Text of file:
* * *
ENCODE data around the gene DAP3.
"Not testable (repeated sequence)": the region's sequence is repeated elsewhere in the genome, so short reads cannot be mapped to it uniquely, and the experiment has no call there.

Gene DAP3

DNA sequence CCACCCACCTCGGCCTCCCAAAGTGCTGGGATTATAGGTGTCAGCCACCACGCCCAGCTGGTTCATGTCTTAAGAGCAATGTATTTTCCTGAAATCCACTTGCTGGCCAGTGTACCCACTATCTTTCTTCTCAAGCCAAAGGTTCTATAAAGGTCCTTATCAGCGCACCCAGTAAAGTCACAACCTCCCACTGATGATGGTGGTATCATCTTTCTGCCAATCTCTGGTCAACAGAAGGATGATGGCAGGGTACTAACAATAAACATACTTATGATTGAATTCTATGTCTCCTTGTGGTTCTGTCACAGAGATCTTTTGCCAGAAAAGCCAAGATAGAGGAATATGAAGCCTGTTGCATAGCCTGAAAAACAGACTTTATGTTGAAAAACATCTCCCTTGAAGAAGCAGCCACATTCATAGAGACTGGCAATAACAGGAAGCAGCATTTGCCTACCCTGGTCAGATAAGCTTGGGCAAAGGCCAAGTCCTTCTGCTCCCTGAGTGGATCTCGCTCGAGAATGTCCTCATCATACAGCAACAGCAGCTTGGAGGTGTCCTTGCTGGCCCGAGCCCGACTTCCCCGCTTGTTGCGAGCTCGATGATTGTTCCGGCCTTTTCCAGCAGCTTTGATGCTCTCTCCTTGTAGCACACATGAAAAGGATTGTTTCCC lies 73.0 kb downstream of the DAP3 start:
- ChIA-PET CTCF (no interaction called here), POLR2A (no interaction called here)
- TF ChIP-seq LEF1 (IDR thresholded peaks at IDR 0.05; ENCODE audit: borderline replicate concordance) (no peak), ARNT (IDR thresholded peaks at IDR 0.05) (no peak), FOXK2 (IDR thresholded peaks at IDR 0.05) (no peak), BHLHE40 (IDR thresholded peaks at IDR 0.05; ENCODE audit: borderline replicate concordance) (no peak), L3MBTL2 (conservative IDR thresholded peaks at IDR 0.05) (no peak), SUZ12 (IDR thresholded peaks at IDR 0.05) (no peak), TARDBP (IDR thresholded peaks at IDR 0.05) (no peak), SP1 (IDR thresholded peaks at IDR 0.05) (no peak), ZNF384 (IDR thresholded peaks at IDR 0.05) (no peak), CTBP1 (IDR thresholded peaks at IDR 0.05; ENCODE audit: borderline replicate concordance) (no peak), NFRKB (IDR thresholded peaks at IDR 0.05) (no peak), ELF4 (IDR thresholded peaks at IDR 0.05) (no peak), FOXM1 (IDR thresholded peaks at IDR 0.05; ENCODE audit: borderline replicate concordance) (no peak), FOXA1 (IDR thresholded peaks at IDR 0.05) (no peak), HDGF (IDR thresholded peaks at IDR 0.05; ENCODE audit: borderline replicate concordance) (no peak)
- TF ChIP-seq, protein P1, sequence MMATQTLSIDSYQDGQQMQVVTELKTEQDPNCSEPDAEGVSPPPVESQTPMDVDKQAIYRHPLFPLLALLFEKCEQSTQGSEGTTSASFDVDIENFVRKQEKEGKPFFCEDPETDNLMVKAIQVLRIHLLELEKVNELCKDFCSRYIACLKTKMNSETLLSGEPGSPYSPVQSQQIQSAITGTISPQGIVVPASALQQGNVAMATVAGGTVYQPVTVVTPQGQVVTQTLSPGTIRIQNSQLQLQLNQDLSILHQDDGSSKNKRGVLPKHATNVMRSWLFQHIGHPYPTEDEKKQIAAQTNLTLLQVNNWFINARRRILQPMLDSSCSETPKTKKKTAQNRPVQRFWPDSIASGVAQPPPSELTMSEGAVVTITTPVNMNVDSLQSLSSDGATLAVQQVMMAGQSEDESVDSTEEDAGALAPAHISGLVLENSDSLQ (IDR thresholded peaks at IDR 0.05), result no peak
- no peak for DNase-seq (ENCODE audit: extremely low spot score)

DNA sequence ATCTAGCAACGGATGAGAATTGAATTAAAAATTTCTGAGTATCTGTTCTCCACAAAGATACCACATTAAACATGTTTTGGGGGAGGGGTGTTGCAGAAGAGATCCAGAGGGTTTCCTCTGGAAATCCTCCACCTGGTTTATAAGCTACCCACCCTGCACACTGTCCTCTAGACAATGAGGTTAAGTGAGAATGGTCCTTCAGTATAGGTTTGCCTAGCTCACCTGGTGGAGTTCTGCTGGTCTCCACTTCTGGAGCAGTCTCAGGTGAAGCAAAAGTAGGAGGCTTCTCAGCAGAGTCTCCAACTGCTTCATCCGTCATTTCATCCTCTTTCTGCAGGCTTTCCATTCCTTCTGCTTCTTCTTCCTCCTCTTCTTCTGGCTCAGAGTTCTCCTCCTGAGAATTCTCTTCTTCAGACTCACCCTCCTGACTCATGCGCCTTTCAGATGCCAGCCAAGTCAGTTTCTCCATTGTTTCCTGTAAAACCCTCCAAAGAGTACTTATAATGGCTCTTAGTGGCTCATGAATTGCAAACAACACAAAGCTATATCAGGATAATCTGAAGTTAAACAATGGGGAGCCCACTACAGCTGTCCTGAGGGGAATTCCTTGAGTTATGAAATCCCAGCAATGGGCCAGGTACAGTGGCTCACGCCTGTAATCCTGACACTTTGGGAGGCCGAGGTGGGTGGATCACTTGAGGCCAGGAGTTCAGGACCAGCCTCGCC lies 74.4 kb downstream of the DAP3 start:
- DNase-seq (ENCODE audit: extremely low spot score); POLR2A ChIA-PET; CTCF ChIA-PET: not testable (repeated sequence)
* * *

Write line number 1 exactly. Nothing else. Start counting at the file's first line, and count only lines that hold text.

ENCODE data around the gene DAP3.